Inevitability of Inevitable Disclosure Under Florida's Uniform Trade Secrets Act

Author:Mr William Hamilton
Profession:Holland & Knight LLP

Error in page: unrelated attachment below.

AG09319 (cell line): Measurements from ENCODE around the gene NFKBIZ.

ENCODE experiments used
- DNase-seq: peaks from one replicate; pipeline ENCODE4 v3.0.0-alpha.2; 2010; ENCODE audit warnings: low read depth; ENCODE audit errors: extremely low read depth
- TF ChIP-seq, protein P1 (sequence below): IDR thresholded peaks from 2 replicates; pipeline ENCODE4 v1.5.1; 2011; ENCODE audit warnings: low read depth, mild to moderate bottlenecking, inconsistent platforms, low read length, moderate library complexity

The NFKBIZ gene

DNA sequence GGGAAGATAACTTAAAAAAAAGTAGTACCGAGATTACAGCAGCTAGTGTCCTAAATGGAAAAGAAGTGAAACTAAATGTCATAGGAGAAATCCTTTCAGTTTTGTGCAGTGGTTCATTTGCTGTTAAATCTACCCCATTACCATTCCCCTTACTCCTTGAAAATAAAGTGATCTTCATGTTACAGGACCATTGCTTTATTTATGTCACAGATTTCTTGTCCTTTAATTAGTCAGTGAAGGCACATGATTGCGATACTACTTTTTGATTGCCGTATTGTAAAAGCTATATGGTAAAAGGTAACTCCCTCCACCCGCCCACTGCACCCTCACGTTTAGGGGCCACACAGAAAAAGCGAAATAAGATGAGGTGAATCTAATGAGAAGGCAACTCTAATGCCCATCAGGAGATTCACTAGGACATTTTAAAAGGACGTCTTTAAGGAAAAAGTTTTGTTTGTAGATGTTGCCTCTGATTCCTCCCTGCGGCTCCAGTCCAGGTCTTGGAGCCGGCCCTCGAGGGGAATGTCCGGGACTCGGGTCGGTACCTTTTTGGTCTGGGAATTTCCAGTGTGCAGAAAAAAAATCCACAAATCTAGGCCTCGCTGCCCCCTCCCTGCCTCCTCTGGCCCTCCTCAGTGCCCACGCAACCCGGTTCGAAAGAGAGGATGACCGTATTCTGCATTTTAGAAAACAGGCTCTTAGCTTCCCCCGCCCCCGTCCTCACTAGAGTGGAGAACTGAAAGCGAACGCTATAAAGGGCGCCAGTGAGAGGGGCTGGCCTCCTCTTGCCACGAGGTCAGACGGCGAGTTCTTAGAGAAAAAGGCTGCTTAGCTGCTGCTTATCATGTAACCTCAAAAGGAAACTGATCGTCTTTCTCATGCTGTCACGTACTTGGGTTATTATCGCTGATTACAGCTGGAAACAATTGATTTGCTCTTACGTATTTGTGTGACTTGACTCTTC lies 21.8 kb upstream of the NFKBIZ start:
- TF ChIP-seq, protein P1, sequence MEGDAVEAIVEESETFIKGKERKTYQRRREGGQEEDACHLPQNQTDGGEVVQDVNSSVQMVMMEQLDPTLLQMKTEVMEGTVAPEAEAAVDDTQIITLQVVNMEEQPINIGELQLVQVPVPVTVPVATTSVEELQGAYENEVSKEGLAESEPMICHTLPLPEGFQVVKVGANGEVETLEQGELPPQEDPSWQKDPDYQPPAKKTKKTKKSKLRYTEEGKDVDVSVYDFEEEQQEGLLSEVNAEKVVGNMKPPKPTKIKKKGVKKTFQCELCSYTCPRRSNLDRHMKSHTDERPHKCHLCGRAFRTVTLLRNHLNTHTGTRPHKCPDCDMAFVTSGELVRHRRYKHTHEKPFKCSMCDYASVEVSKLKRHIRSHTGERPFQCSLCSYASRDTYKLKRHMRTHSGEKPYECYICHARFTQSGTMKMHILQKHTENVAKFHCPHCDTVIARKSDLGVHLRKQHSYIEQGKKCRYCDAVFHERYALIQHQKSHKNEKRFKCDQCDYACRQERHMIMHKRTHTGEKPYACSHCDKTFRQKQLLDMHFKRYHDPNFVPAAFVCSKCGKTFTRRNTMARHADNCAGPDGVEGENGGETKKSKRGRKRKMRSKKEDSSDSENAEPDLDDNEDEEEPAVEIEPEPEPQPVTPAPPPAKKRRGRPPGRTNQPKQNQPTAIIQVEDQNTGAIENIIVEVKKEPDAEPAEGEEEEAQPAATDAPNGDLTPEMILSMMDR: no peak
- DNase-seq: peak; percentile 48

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Co-Written By Mr John M. Guard On July 20, 2001, a Florida state trial court judge relied on the doctrine ofinevitable disclosure to enjoin a former employee from aiding or assisting acompetitor against his former employer. At stake in the case was whether along-time engineering employee could, days after leaving the employment of FMCCorporation, establish a relationship with a rival competitor, whichmanufactured a clone of FMC's juice extractor machine (the extractor). Duringhis 10 years of employment, the employee had been involved in the engineeringand design of components for the extractor, research and development relating tothe extractor, and knew specific customer information including pricing andstrategy information.Florida is one of 40 states, including the District of Columbia, that haveadopted the Uniform Trade Secrets Act. The statute provides that "actual orthreatened misappropriation may be enjoined." Fla. Stat. §688.003(1)(emphasis supplied). The language of the statute itself does not clearly definewhat constitutes "threatened misappropriation," and Florida courtshave not precisely defined the term. Courts in approximately 10 other stateshave adopted the doctrine of "inevitable disclosure." Under thisdoctrine, courts have found a threatened misappropriation when an employee takesa position with a new employer that will necessarily require the employee to usehis or her former employer's trade secrets. Florida courts have commented thatit is not necessary for an employer to "let the cat out of the bag"before an injunction can be issued.1In Fountain, the plaintiff/employer was engaged in the sale ofpolyurethane products throughout the United States. The defendant/formeremployee had worked as the chief production supervisor for the plaintiff and hadsigned as a condition of his employment both a nondisclosure and a noncompeteagreement. The defendant left the plaintiff and began working for a competitor.The trial court, under both the nondisclosure and noncompete agreementstemporarily enjoined the defendant from disclosing trade secrets and working forthe competitor. The Third District Court of Appeal, upholding the decision,stated "[i]n short, we think that his knowledge of trade secrets would be"so intertwined" with his employment as to render ineffective aninjunction directed only toward a prevention of disclosure."2In the FMC case, Judge Maloney relied on Fountain along with Pepsicov. Redman to support the issuance of the injunction. Pepsico...

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